Becoming a mother for the first time is a transformative, life-changing experience, and there are many ways we honor that rite of passage - baby showers, gift registries, or the patient vigil as we wait for the first twinges of labor and the subsequent joyous announcement of birth. Second time moms navigate a changing emotional landscape of their own as well, and it often gets lost in the consuming logistics of caring for two young children with competing, immediate needs. But when women are given the space to share their thoughts about their second time around, they share much more than just the “how-to’s” of juggling two kids on a single lap.
In preparing for the next New to Two Moms group, I began thinking of my own experience with the birth of my 2nd daughter (she ultimately became my middle daughter, but that’s a post of its own!). For me, some things I knew would be easier. Labor, for one thing. I’d already done it once before, and I had an idea of what to expect. My second baby was born in 7 hours compared to my first in 16. Nursing? I’d nursed my first child for 16 months; it would be fine. And I’d learned that a crying baby is not a suffering baby – something that nearly all new mothers need to learn and truly believe.
There were the logistical challenges that, while anticipated, could test the patience of a saint – a baby who spits up all over her clothes just as the older child is finally ready to step out the front door, or the older child who climbs to the top of the jungle gym and can’t get down, just as you sit down on the park bench to nurse the baby, or the older child who bursts into tears because she can’t draw the perfect pony while, simultaneously, the baby is wailing because she’s cold or hot or hungry or sleepy or whatever. Those moments are part of what I bargained for when adding a child to my family, the tough blips in an afternoon that will one day be funny, and will one day be worth it, for all the reasons why I wanted to give my first child a sibling.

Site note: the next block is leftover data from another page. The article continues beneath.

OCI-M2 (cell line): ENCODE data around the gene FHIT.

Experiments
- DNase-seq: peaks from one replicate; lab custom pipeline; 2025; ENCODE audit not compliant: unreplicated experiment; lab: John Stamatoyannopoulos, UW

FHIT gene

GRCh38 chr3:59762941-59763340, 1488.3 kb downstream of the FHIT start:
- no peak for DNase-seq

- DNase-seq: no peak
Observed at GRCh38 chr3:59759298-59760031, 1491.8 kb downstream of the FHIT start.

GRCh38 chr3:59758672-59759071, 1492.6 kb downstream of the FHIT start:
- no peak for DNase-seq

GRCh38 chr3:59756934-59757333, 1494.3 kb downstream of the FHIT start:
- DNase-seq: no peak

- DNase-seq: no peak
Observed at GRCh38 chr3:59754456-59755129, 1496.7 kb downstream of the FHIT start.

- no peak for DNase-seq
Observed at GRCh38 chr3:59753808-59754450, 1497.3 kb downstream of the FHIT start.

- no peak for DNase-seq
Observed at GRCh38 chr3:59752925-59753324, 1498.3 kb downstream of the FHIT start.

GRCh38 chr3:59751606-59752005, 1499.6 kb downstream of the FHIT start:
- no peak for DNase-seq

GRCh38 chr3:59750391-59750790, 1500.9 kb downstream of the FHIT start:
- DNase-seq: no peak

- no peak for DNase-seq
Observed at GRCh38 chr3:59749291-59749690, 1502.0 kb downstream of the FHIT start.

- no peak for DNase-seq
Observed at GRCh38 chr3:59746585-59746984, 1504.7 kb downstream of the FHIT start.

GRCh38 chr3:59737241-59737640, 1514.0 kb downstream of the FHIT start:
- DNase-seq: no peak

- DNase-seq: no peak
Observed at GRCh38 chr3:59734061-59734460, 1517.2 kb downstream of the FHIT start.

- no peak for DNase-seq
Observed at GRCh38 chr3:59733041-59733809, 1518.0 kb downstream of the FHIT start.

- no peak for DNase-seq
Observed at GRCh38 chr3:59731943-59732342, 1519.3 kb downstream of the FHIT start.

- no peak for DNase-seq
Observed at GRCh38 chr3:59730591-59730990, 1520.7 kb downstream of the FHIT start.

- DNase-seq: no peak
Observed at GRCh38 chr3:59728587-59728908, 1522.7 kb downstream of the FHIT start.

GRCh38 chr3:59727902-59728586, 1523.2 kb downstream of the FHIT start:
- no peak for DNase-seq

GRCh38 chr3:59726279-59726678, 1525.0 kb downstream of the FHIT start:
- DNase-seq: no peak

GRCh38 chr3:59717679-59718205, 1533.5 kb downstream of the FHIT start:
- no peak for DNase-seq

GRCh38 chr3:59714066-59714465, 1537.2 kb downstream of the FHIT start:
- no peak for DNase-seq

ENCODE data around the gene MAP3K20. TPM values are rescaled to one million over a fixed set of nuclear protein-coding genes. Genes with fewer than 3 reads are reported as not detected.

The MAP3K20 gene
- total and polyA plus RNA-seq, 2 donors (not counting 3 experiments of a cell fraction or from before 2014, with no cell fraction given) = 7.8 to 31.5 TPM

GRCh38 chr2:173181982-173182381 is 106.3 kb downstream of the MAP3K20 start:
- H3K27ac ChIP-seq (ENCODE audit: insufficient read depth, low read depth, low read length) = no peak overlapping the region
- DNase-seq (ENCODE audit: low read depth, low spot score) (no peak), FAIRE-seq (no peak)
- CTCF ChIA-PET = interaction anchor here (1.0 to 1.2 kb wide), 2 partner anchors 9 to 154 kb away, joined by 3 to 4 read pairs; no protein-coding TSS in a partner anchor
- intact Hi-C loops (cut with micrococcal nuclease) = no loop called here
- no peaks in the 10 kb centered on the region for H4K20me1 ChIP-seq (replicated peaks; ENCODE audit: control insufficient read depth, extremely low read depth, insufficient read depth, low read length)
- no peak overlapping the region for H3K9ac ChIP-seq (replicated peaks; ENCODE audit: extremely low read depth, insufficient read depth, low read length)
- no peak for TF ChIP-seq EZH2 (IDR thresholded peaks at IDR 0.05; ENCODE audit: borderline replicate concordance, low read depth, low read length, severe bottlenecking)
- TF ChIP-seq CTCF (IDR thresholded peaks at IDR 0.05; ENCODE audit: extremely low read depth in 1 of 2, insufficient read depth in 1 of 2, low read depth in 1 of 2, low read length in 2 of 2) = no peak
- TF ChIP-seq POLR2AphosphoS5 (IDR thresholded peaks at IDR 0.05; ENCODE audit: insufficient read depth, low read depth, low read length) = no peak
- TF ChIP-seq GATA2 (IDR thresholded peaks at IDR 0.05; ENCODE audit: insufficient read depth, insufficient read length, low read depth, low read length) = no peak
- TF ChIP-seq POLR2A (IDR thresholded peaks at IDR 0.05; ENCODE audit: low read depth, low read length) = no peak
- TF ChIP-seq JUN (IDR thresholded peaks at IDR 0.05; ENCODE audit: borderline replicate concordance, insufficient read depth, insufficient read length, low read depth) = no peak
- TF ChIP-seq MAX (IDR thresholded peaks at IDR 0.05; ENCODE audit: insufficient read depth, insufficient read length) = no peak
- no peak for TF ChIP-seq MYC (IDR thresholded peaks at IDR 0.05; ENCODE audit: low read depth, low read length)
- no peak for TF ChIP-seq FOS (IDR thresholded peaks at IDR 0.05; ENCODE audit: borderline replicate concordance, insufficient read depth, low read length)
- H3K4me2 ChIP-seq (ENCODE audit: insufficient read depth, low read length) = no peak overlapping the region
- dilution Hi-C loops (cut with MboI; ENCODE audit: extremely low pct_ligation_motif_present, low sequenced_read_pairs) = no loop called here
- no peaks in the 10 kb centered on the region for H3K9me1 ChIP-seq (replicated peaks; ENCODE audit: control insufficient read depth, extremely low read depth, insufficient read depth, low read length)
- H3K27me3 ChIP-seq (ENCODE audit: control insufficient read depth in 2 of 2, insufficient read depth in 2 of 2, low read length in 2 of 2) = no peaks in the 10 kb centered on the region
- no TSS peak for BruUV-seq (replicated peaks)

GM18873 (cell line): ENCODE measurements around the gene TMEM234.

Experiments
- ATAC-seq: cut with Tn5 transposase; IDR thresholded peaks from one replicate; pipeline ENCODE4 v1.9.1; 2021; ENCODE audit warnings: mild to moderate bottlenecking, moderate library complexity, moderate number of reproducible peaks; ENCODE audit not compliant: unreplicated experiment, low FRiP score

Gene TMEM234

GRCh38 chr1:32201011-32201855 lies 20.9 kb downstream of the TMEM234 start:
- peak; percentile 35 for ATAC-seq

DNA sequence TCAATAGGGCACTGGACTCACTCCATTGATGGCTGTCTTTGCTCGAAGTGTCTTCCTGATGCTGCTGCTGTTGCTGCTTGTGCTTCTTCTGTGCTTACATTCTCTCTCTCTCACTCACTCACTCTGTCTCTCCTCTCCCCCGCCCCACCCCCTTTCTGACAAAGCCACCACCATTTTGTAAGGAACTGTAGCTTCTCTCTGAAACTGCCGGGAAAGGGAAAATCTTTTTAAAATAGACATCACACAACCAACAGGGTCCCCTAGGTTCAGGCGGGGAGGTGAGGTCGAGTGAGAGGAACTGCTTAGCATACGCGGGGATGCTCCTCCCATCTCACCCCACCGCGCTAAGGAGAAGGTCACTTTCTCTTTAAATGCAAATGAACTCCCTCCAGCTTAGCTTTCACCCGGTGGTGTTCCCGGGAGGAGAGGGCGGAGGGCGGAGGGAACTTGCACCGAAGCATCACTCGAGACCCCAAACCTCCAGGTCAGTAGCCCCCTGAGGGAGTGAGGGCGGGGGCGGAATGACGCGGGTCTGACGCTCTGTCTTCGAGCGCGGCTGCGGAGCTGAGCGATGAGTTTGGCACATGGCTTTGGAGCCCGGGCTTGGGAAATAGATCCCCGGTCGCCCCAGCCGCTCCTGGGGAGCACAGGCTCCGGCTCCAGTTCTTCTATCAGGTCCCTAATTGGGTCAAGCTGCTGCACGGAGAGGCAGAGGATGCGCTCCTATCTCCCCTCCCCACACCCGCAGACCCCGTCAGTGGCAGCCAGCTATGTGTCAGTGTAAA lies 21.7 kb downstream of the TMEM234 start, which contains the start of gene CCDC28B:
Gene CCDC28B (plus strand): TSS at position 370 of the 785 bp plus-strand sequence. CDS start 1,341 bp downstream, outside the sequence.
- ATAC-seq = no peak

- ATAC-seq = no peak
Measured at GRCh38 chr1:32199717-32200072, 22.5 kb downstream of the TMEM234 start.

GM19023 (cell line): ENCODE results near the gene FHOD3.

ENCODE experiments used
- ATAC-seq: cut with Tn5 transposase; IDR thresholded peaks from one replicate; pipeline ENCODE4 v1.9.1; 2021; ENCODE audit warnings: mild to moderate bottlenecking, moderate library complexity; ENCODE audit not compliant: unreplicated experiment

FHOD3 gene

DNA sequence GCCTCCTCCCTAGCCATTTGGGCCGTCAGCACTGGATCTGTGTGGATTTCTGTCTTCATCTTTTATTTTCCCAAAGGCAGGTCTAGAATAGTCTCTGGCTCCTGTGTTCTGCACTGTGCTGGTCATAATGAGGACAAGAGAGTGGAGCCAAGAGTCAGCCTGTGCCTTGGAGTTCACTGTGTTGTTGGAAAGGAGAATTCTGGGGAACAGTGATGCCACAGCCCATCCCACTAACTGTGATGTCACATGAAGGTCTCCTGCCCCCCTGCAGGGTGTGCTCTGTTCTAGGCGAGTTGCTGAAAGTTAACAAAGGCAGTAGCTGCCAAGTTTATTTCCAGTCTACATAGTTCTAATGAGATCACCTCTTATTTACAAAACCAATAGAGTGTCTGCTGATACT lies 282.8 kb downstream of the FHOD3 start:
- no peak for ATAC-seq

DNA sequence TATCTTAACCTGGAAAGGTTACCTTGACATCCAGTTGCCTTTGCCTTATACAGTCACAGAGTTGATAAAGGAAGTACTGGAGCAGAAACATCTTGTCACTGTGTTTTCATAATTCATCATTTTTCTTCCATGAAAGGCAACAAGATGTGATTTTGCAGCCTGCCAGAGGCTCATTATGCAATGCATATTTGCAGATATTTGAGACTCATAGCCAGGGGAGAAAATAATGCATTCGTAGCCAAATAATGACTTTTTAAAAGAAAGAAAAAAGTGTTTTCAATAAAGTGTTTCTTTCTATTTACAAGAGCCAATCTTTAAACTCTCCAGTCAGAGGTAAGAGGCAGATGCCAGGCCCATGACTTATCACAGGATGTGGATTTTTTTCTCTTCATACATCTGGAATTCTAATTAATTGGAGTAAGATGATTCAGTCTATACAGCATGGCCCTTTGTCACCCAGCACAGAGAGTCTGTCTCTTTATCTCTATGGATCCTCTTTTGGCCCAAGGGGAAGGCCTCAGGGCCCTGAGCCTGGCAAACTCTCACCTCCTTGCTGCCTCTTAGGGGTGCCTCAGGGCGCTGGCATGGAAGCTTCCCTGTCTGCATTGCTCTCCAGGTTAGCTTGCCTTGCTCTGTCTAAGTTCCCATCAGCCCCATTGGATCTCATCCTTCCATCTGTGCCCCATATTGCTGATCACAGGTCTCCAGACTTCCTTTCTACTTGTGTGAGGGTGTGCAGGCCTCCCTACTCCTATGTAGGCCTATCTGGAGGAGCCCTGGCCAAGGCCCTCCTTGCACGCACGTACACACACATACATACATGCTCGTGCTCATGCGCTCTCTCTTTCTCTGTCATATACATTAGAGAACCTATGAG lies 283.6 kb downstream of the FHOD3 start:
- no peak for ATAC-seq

This is what surprised me: my older daughter was not a big girl, the idea I’d been selling her on since I learned I was pregnant. On the first morning of her sister’s life, my older daughter came to hospital to see me and meet the baby. She was sweet and gentle with her baby sister, and I was doubtful that she, sitting gangly on my hospital bed beside an hours’ old newborn, had ever really been that small. How did she get so big so fast? She stayed for a short while, and we didn’t want to overwhelm her; when she said she wanted to go home, my husband gathered her things. She looked at me in my hospital gown, looked at the baby in the little
crib, and realized that I was not going home with her. She began to cry, asking me to come home. I picked her up, and she folded her little body right into mine, wrapping her legs around my ribs. Actually, she wasn’t that much bigger than the baby I had just given birth to hours before.
My husband and I had already decided that I would stay in the hospital with the baby on my own at night, wanting to savor the sanctuary that the hospital would provide me, what I imagined as my only time alone with this little baby. But as my 3 year old clung fiercely to my body, her tears wetting my shoulder, I realized that my time with my first baby had come to an end. I held her just as tightly, my heart breaking because I didn’t want to say goodbye to her or our special time together.
The transition to two is at once filled with familiarity and surprises. What are the things that surprised you?
Maria provides support services for new and expectant mothers, with a counseling practice that focuses on emotional matters during pregnancy, childbirth, and post-partum. She also runs mothers groups in the South End, and in the fall, in Charlestown and Beacon Hill. For more information, please visit www.AMomIsBorn.com.